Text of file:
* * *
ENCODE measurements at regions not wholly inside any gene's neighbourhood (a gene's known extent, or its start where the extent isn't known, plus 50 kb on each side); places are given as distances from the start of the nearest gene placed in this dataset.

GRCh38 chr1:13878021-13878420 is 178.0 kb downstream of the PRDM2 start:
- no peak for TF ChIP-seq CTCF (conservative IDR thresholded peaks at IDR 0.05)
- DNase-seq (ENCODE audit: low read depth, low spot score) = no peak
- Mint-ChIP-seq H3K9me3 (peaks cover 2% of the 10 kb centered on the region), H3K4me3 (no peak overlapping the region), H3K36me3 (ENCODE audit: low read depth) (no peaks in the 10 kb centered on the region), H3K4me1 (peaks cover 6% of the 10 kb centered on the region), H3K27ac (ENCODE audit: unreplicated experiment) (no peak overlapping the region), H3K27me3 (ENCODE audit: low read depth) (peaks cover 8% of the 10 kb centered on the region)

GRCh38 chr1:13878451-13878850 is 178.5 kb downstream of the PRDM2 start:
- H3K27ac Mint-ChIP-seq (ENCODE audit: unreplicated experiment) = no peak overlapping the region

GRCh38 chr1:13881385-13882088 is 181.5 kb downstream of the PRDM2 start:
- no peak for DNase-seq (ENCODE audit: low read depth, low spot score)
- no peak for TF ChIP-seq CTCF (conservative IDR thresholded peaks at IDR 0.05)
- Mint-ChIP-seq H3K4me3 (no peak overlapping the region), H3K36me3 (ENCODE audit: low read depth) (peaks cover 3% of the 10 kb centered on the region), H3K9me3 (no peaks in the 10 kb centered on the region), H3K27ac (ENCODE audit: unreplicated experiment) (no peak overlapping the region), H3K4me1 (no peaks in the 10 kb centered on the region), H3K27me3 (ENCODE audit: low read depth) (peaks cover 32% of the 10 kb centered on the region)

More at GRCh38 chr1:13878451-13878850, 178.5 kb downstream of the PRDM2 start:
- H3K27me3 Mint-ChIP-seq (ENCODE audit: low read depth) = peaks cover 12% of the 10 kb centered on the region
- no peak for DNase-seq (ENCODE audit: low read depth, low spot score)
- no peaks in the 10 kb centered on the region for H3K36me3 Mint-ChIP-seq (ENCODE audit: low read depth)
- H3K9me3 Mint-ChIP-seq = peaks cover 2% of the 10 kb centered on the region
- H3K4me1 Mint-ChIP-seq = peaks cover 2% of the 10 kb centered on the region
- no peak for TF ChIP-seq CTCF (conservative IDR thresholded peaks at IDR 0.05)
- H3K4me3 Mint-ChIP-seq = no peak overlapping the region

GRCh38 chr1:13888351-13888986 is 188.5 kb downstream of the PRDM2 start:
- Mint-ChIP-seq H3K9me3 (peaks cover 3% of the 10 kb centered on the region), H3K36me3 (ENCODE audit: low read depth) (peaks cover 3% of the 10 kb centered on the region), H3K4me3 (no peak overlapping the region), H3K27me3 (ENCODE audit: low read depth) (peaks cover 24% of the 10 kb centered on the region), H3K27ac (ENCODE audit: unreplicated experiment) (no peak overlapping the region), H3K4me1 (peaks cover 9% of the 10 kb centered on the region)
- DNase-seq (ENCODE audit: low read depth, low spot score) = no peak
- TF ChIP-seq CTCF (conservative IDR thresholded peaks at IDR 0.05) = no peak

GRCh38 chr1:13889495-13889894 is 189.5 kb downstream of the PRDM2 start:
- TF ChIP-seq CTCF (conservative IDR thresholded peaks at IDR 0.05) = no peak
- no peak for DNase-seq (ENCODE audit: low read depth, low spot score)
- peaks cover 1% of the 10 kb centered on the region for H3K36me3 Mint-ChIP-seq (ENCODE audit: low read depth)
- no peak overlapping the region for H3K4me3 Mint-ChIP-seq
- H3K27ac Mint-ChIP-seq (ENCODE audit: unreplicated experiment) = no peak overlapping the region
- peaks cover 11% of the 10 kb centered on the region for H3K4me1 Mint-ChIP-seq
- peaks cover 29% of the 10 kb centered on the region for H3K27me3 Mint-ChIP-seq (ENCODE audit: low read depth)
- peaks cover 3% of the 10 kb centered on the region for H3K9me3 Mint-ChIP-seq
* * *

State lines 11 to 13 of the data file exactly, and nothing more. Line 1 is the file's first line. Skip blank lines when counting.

- Mint-ChIP-seq H3K4me3 (no peak overlapping the region), H3K36me3 (ENCODE audit: low read depth) (peaks cover 3% of the 10 kb centered on the region), H3K9me3 (no peaks in the 10 kb centered on the region), H3K27ac (ENCODE audit: unreplicated experiment) (no peak overlapping the region), H3K4me1 (no peaks in the 10 kb centered on the region), H3K27me3 (ENCODE audit: low read depth) (peaks cover 32% of the 10 kb centered on the region)

More at GRCh38 chr1:13878451-13878850, 178.5 kb downstream of the PRDM2 start:
- H3K27me3 Mint-ChIP-seq (ENCODE audit: low read depth) = peaks cover 12% of the 10 kb centered on the region